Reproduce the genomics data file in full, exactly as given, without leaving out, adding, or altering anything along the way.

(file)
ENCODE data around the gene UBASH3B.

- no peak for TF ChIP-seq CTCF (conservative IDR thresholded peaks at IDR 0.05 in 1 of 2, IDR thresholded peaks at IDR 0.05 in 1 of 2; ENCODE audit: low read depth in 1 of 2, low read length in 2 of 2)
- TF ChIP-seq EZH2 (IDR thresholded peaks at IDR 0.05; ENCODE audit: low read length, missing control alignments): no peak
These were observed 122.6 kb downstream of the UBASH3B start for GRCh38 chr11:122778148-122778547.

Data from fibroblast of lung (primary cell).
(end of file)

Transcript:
ENCODE data around the gene UBASH3B.

- no peak for TF ChIP-seq CTCF (conservative IDR thresholded peaks at IDR 0.05 in 1 of 2, IDR thresholded peaks at IDR 0.05 in 1 of 2; ENCODE audit: low read depth in 1 of 2, low read length in 2 of 2)
- TF ChIP-seq EZH2 (IDR thresholded peaks at IDR 0.05; ENCODE audit: low read length, missing control alignments): no peak
These were observed 122.6 kb downstream of the UBASH3B start for GRCh38 chr11:122778148-122778547.

Data from fibroblast of lung (primary cell).